Sitting on your balcony overlooking the ocean at Calibishie Bay with the wind blowing in your face is the epitome of relaxation. I felt my mind physically let go of a mountain of thoughts and began to unwind for the first time in weeks. Keeper Hazel was the perfect host and cooked amazing pea and coconut chicken rice using the ingredients we brought. Calibishe Cove has both self-catering apartments and self-catering suites. We booked a deluxe suite with adjoining rooms and wrapped balconies. They didn’t have a kitchen, which was great, Hazel’s food was much better. Breakfast was delivered by van with wide smiles and courtesy of Helen’s fresh orange juice.
We took the opportunity to walk 200 steps down to the river mouth and to the beach below our suite. Trevor and his son joined us on the beach. Trevor, a boxing champion from England, moved to Dominica a few years ago. The steps, the river, the sea, and the natural barriers of logs and low-hanging trees made it the perfect gym. He came to Dominica to get away from the hustle and bustle, wanted to start a boxing association, but now plans to train boxers in Ada. “I had the best education of my life here,” he said, “you know it’s the conditioning of your mind that makes the difference, Dominika is unplugging you”. His manager had him fight in England for good prize money. “I shouldn’t have taken it because I’m completely out of training,” she says. But Dominika’s magic had sharpened her mind; Beach runs and shadow boxing had brought him to life. He scored a knockout in the first round.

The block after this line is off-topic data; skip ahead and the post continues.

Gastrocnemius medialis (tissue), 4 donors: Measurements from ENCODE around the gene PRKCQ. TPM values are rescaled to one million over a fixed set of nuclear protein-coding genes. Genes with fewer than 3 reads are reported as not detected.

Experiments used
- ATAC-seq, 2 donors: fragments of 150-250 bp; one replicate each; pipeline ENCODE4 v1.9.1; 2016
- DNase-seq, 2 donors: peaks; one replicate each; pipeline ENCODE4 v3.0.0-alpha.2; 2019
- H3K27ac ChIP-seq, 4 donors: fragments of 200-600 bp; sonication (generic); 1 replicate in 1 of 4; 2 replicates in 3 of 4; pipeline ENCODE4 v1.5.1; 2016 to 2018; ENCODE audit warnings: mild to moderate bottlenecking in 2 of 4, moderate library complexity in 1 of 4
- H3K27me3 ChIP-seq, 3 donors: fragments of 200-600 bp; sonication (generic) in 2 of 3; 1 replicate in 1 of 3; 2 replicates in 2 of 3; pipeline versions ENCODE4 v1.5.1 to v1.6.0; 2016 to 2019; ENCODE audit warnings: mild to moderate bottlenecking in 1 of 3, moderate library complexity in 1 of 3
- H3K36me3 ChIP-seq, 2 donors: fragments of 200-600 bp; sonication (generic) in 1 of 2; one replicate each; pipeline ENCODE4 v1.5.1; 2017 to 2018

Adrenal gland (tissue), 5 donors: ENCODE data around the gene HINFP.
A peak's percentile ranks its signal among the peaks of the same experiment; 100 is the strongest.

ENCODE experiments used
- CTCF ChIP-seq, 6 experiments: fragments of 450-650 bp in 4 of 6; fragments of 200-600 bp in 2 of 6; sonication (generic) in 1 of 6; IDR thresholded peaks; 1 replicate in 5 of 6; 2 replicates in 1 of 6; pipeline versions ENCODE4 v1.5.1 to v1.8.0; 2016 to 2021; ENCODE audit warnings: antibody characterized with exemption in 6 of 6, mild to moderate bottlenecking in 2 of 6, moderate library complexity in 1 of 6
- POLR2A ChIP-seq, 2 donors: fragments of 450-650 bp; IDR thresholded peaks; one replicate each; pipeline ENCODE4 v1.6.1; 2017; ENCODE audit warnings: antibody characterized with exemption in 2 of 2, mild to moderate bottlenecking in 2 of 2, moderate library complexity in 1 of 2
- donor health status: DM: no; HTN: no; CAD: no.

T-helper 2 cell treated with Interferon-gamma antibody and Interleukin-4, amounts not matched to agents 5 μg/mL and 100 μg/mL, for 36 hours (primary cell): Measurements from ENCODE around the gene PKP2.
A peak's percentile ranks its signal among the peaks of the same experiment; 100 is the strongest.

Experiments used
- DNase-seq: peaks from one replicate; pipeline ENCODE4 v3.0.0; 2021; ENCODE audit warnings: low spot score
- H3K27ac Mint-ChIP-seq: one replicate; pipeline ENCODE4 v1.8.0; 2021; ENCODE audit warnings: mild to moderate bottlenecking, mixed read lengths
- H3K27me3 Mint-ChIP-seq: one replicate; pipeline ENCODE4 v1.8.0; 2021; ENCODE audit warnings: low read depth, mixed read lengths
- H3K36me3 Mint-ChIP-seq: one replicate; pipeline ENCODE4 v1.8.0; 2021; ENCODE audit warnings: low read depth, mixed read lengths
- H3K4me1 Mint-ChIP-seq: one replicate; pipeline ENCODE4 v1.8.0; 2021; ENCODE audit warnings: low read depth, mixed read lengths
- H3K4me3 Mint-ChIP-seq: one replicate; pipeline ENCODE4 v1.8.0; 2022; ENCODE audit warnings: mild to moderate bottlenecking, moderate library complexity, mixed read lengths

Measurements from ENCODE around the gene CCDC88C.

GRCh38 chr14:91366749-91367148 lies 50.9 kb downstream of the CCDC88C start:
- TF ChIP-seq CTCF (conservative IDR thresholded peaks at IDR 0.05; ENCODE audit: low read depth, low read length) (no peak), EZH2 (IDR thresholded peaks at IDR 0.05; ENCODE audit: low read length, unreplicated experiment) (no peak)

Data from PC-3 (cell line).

We were traveling around the island by taxi. It seemed like it was best if we could concentrate on taking pictures and taking notes, but in retrospect I would have rented a car. A 4×4 helper rents for $40.25 per day. A taxi is so much more, and you don’t have the freedom to go your own way or stop for a snack on a whim, just sit and watch and enjoy the scenery. Our taxi driver was a 27 year old Dominican with a family of two girls and a baby boy. On Sunday, Titiwi was looking forward to the picnic and barbecue. We did the island tour in two days, starting from Roseau and going south to Scots Head, then over the mountain to the forest bay and Carib Territories, stopping at Calibishie for the night.
We arranged to be picked up at 11am on a Sunday and drove to Fort Shirley in Portsmoth. Kale, Dr. It has been beautifully restored by a project led by Lennox Honeychurch. Lennox is a poet and historian. I read his prose about the ocean a few years ago and I still remember the gist. It inspired something I wrote. “Walk, Ah! The rippling sea, with the messages of time”.
On our way back to Roseau we stopped at the Titiwi festival in Layou. Titiwi is a type of small eel. They are fried, baked, steamed, smoked or boiled in a Creole style – a delicious treat with lots of fish like anchovies, poached breadfruit, Bello’s hot sauce and Kabuli beer. What impressed me the most were the smiling people and their warm hospitality.
Dominica fish festival and Dominica fish bakery and island creole cuisine
What you will notice in Dominica is colourful, bright and vibrant but never gaudy. Nature is full of color. Along the paths, wildflowers spread a carpet of red, blue, white, and yellow on a green tapestry. Towns and villages are vibrant with bright greens, yellows, reds and all shades of blue, and well-kept fishing boats in the fishing villages are painted with personality.
Pink fishing boats say a lot about the owner as well as the boat! It is an island of individuals about personal choice and determination to be different. It is for discerning travelers who are not typical tourists. It is an undiscovered treasure hidden in time, where old-fashioned values persist, and I hope it always will be.